Either option is bad. Neither is good for Relisha; both leave her open to being mistreated by other adults. And no mother should have to choose between the creepy janitor and the fourth-world conditions under which they were living.

Look…I don’t know where I’m going there…it’s just that this kind of thing really makes me sad and angry. The more so because, there but for the grace of God go I. I’ve said it before: you guys don’t know me, not really. Online I sound a lot higher functioning than I really am. In real life I am significantly impacted by my autism and mental illness and need help on a regular basis. If I didn’t have a boyfriend and a family, one that was willing and able to support me, I could end up homeless too.

Capitalist, socialist, conservative, liberal, Republican, Democrat, whatever your beliefs social, economic and political, no one should want this happening to any family. Certainly not in the richest country in the world.

Okay, finished writing up Relisha Rudd

I had dreaded doing Relisha Rudd‘s case because I knew it would take a long time to do and it would be very depressing. It did take a long time to do — around four hours, all told — and it was one of the saddest stories I’ve had to write in a very long time. Not her disappearance but her entire life. I praise the Washington Post for their excellent series of articles on her disappearance and the circumstances around it; they were the main source for my writeup.

Of course the Charley Project database is meant to be written in a journalistic style without passing judgement one way or another, but I hope the reader will be able to feel the outrage that I felt, reading what that poor girl went through.

Now I’ve got to find a few other cases to write up so I can reach my minimum number of five cases for the day’s update. I think I’ll pick easy ones. “Few details are available.”

God, I’m tired.

[ADDENDUM: I give up. Today’s updates will number only three.]


I was going through the NCMEC runaway listings when I came across the cases of Travis Henneghan (who is listed on Charley) and Timothy Henneghan (who is not, but probably soon will be). The boys are not noticeably alike in appearance, other than that they are both black and tall for their ages. But I wonder if they could be related. They have the same not-very-common surname and lived within fifteen miles of each other. They both may be in Washington D.C. While investigating this hunch I found an obituary for another guy named Henneghan who died in D.C. and it’s mentioned he is survived by nephews named Travis and Timothy.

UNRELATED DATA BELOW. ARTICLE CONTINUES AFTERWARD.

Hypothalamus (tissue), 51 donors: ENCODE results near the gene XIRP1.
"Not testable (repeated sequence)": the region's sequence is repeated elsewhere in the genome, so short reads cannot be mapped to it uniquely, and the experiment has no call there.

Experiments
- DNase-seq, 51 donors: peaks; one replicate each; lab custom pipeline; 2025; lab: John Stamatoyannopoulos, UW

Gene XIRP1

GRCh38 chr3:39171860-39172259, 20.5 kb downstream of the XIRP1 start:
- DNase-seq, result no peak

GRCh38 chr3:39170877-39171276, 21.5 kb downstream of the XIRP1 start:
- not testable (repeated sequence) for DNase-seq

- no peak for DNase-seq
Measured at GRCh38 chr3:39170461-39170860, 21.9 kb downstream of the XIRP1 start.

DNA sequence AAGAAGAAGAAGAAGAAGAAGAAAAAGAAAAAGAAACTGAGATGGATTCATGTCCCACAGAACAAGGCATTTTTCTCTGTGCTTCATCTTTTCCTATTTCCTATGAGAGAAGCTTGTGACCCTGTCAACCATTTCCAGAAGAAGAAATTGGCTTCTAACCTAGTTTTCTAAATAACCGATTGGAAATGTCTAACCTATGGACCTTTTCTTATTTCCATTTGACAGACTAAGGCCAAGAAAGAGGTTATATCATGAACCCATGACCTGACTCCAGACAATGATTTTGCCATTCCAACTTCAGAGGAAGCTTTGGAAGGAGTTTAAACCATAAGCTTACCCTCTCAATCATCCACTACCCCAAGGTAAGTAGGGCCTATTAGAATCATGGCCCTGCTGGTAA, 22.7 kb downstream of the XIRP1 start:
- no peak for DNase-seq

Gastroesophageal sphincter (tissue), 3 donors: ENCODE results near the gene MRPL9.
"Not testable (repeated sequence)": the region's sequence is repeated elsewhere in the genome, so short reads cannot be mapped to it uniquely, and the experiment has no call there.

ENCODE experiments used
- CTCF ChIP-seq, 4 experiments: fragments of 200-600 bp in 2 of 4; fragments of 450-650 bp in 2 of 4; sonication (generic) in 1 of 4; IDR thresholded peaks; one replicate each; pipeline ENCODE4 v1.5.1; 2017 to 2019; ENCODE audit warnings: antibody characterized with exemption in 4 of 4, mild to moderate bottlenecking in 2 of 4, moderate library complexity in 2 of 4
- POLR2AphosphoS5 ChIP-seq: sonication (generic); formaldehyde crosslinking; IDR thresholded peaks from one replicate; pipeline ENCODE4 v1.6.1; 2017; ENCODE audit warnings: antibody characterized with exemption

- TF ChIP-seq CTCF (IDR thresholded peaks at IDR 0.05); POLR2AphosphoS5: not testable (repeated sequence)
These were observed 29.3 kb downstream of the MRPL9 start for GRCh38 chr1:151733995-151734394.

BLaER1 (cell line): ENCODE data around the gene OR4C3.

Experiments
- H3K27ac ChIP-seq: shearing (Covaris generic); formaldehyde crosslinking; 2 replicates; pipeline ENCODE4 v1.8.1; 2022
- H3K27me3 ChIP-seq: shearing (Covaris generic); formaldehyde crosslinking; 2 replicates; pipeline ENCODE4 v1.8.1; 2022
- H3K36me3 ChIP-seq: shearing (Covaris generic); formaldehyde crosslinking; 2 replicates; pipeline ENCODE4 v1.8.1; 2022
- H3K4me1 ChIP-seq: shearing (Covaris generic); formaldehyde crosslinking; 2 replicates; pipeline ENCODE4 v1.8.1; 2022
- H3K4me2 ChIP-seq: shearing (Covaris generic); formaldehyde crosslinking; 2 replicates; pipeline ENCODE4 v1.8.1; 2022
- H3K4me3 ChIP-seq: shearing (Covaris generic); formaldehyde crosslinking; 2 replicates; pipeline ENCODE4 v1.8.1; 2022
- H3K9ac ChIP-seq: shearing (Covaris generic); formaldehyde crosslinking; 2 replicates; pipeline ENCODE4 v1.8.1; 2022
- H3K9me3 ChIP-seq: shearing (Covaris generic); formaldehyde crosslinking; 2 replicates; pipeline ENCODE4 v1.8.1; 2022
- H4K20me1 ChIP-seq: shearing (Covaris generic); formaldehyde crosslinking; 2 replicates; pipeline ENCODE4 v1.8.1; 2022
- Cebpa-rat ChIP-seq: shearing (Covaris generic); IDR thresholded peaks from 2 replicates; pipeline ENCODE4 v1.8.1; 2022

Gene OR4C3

I suppose I’ll probably never know.

Finally did an update

After a whole week of idleness (on Charley anyway) I finally added five cases and updated ten. I was prompted to do this because today is Tuesday and I was supposed to change my MP of the week. Among other things I finally added April Nicole “Niki” Williams, the kidnapped baby from 1983, who’s been waiting in my bookmarks folder since April. I was able to find a little about her in NewspaperArchive. (And I also found out that NewspaperArchive is free at the library. D’oh! I’ve been paying subscription fees for it for years!)

Anyway. Carry on.

Latisha Frazier’s mom wants police to find her body

Eighteen-year-old Latisha Frazier disappeared in August of last year. Five people have been charged with her murder; they beat and tortured her to death because she’s supposedly stolen money from one of them. It looks like it could be one of those mob mentality things. One of the defendants (the one Latisha had allegedly stolen from) said he never intended her to die and things just got out of hand. On the other hand, it’s hardly in his interest to admit to premeditated murder.

Unless the suspects lied about where they disposed of the body, Latisha’s body is in a landfill outside of Richmond, Virginia. The police have refused to search for it, saying it would be too difficult and dangerous and even if they did find the body, it wouldn’t help the case much.